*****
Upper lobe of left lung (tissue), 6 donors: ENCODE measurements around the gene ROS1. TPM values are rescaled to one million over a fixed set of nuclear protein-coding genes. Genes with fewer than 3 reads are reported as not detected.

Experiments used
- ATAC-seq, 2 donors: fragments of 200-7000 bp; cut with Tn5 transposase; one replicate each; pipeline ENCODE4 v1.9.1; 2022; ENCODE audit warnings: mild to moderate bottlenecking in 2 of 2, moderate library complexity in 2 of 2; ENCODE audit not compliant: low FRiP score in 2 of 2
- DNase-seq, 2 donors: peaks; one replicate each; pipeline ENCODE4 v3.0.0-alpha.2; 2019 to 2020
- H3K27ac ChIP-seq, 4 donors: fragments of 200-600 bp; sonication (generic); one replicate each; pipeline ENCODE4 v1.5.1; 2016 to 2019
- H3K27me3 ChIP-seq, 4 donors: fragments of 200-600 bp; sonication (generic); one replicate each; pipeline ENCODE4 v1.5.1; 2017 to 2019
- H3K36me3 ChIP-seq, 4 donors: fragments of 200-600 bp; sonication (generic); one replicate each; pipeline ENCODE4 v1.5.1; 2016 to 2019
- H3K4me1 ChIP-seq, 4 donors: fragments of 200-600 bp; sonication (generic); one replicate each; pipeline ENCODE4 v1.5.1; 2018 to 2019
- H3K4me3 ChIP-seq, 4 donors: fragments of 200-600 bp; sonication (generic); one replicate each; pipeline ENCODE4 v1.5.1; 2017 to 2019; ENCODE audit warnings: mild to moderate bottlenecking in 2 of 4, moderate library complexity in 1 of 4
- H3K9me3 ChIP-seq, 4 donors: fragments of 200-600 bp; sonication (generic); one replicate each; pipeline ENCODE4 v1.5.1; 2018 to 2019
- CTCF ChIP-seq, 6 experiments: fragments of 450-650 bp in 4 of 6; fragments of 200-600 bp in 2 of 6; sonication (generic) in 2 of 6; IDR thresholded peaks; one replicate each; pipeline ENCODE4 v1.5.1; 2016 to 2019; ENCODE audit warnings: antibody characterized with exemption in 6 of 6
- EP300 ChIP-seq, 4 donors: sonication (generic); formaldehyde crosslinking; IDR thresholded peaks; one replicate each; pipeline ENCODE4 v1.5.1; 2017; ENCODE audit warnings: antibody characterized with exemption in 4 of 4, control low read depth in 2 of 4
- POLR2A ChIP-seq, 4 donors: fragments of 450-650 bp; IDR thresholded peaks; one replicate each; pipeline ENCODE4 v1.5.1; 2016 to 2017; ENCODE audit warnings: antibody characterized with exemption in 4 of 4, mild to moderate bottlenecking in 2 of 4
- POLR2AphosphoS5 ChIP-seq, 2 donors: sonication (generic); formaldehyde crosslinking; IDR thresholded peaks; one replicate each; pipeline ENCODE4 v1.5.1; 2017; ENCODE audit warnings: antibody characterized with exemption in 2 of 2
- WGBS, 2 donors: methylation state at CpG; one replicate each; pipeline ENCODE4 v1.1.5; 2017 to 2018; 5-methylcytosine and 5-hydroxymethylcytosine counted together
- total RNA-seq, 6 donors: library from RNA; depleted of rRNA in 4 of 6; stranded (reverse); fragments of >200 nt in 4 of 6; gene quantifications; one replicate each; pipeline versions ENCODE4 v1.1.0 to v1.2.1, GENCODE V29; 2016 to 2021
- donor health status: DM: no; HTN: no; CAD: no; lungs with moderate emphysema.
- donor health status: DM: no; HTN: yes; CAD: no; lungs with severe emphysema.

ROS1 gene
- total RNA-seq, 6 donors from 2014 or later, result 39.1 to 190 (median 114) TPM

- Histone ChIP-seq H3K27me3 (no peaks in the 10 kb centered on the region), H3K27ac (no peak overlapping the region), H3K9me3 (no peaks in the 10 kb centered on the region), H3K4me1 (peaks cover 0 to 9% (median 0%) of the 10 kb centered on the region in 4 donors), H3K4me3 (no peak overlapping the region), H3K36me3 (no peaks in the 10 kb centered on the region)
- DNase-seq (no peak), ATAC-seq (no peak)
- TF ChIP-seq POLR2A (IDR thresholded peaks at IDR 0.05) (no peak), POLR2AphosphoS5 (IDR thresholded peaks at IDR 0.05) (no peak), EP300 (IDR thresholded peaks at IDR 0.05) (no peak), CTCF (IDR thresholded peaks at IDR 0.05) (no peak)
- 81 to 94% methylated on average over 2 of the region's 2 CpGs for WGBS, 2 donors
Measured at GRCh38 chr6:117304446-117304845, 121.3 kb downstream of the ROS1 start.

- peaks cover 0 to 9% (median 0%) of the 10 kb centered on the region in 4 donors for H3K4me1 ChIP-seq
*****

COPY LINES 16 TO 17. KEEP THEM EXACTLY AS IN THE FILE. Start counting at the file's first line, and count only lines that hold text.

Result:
- total RNA-seq, 6 donors: library from RNA; depleted of rRNA in 4 of 6; stranded (reverse); fragments of >200 nt in 4 of 6; gene quantifications; one replicate each; pipeline versions ENCODE4 v1.1.0 to v1.2.1, GENCODE V29; 2016 to 2021
- donor health status: DM: no; HTN: no; CAD: no; lungs with moderate emphysema.